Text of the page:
Thrust into the limelight after the untimely death of her late husband Eddie Guerrero, Vickie Guerrero has become one of the most prominent characters of the past decade.
Rather remarkably, considering her unlikely route into the WWE, she has gone on to construct her own Hall of Fame career, and odds are that one day, she will be able to sit alongside her dearly departed as one of the WWE’s greatest figures.
Vickie has certainly been one of the most talked-about figures in WWE over the last few years. Her relationships with Edge, Big Show and, more recently, Dolph Ziggler have all been the subject of much—well-designed—gossip.
Her marriage to—and subsequent rejection by—Edge dominated SmackDown for the best part of 18 months from 2007 to 2009.
At that time, Vickie played the dual role of wife to the champion—as Edge held the title for much of their run together—and General Manager of SmackDown. This position allowed her to manipulate countless situations in her—and her companions’—favor, where she played the perfect foil to faces like The Undertaker and Jeff Hardy.
Vickie has also reinvigorated the role of manager in her time with the WWE.
Before her, there had barely been a manager who stayed around for longer than a few months since the beginning of the decade, and the manager role appeared to be a dying art.
From her time standing by the side of Rey Mysterio and Chavo Guerrero through to her support of Edge and the rest of La Familia and beyond, Vickie reinforced the notion of how effective a manager can be by ringside.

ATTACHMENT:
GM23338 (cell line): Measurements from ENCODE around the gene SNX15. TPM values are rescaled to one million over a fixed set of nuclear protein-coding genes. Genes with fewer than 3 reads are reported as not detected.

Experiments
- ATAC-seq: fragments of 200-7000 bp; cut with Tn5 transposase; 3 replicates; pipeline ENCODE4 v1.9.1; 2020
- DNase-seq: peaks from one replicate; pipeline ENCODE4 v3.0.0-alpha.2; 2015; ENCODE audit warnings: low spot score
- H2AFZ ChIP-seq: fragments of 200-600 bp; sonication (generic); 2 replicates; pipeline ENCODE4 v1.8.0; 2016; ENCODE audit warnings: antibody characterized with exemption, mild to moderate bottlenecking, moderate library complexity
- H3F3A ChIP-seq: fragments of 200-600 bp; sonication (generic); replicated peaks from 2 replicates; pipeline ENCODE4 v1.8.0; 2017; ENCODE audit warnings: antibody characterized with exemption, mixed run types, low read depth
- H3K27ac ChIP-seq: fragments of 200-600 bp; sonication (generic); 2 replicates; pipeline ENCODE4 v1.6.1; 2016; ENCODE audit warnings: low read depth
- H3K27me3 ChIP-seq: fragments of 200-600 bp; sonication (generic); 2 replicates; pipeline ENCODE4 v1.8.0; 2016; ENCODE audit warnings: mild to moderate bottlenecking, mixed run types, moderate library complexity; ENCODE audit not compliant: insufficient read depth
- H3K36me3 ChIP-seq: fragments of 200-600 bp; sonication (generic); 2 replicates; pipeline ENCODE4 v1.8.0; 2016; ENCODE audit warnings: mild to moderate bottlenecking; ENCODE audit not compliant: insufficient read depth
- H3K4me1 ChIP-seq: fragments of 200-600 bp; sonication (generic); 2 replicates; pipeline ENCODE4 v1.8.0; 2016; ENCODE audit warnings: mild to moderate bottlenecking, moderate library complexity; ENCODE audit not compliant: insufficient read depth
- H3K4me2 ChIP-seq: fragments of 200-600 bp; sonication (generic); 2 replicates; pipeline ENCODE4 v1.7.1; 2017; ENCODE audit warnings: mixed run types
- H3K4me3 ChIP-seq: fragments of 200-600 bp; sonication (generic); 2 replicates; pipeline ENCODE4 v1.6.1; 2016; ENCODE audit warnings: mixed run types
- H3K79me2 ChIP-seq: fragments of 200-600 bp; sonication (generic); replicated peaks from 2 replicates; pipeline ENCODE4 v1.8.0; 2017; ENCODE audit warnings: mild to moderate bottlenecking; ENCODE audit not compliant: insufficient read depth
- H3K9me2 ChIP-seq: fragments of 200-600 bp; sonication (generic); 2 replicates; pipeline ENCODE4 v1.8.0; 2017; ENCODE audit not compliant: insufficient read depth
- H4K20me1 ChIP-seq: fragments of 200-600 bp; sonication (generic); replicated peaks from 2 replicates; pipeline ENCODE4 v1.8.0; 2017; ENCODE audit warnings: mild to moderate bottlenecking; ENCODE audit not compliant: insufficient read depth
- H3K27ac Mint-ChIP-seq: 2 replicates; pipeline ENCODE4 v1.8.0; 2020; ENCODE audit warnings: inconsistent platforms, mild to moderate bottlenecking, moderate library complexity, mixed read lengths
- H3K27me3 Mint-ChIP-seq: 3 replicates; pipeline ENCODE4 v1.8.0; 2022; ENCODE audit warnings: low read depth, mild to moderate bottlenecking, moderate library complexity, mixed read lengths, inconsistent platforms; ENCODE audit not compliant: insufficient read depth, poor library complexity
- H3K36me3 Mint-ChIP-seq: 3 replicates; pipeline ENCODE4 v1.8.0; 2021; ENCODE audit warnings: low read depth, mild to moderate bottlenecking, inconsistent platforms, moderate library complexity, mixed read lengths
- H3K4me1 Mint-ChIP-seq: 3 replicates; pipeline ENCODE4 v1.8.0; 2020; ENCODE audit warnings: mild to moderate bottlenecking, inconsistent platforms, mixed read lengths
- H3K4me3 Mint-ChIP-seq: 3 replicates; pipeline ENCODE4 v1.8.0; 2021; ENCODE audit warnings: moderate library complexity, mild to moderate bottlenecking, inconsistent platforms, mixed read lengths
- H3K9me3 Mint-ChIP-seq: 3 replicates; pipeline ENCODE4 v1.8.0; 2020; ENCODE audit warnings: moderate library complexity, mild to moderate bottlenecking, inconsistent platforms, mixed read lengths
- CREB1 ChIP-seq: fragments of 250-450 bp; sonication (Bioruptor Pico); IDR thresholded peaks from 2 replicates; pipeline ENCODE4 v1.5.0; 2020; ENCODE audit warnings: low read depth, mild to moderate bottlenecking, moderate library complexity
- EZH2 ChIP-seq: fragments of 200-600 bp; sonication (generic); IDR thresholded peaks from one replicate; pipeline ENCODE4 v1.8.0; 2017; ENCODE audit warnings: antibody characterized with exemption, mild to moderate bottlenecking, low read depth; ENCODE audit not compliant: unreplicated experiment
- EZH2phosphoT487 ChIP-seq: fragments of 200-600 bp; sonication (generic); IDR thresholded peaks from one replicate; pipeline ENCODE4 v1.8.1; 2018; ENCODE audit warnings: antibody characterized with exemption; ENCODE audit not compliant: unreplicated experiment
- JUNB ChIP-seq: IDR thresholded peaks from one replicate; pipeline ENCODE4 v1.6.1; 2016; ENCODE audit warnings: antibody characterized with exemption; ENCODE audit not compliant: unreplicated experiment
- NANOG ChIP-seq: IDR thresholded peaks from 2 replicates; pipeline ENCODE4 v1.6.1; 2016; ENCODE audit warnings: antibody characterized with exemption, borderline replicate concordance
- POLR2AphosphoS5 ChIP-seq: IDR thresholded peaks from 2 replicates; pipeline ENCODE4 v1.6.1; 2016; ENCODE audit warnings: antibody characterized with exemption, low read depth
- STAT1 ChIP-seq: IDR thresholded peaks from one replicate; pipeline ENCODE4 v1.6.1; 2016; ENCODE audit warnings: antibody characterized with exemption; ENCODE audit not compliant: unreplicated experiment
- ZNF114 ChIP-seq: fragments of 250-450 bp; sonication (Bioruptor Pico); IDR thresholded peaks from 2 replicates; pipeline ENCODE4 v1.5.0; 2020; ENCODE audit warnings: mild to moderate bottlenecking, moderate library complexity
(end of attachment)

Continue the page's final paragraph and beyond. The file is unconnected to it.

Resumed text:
Her distraction techniques were the perfect setup for Edge’s lightning-fast spear, and the pure noise and disruption that she could cause at ringside was often the reason attributed to an outside wrestler’s loss against one of her charges.
The notoriety of Vickie’s “Excuse Me!” catchphrase is so acute that those two words can garner a bigger negative crowd reaction than 90 percent of the dastardly deeds that most heels do.
Three years on, and managers have returned in force to the WWE locker room. Legendary manager Paul Heyman is with CM Punk and Brock Lesnar, Rosa Mendes comes out with The Colon Cousins, and AJ Lee has had a stellar year jumping from the management of one Superstar to another.
Most significantly of all, Vickie has provided the only character who has consistently drawn heat from the audience over a long period of time. This talent of hers has been a major asset to the WWE at a time when heroes are booed and villains are cheered, irrespective of the story being told.
Entire feuds have been saved by the addition of her—whether as an authority figure or as the ambassador for another Superstar—as her support for the heel will always draw hatred toward that character.
Edge could well have come back as a face judging from the immediate crowd reaction—the reaction after his music hit rather than the first cheer given when the crowd expected Jeff Hardy to return—that he received when he reemerged at the 2008 Survivor Series.
The audience’s realization that Edge was still in cahoots with Vickie saw the crowd go from excitement to see him back, to dismay that he had become the new champion.
This made his rejection of Vickie all the more sweet when it came about some months later, and his doing so, in turn, laid the groundwork for him to be the respected good guy that he became by the end of his career.
Vickie Guerrero has been one of the most consistent and productive characters on the WWE roster for the past five years and has made the careers of several Superstars along the way.
No one else can come close to that achievement in the modern era, so Vickie will truly deserve her place in the WWE Hall Of Fame when the time comes.
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